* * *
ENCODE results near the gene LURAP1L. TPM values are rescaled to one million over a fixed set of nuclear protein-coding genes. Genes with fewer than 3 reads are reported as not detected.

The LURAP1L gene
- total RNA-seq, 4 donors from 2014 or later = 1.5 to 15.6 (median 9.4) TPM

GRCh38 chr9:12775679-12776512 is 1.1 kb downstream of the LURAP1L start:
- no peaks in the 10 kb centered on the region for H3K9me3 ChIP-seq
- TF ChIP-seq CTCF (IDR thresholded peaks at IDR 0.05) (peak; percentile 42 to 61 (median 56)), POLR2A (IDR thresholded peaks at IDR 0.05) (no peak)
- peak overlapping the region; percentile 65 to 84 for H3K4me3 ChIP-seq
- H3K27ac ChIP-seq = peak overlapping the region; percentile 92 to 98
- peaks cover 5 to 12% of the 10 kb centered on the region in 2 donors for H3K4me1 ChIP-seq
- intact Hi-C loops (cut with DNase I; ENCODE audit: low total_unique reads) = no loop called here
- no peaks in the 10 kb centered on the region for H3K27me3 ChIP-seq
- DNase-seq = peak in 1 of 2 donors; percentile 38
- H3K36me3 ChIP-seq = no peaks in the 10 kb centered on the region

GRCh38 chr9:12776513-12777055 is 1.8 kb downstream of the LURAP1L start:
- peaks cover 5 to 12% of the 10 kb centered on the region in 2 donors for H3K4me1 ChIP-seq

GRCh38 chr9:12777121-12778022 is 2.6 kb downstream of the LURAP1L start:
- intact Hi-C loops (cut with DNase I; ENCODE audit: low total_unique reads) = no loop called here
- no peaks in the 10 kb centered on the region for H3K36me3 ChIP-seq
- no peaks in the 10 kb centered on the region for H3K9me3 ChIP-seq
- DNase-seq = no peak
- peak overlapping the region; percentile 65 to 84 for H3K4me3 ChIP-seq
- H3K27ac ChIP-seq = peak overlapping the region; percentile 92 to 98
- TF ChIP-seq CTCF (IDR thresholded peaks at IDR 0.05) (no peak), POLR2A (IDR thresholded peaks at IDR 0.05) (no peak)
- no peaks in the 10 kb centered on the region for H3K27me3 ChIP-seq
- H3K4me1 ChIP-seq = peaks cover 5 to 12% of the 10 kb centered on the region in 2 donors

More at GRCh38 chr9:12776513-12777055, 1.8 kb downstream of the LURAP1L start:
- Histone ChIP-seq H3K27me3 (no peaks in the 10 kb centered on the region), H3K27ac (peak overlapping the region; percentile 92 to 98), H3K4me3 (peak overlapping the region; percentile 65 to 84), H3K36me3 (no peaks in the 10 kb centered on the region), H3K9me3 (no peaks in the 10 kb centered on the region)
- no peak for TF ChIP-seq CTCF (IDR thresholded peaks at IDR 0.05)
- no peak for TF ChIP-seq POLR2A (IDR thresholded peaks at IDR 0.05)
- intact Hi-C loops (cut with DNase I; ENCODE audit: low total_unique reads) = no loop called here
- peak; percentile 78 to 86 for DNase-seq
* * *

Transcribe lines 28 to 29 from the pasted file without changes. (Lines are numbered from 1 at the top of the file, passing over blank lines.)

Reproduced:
- no peak for TF ChIP-seq CTCF (IDR thresholded peaks at IDR 0.05)
- no peak for TF ChIP-seq POLR2A (IDR thresholded peaks at IDR 0.05)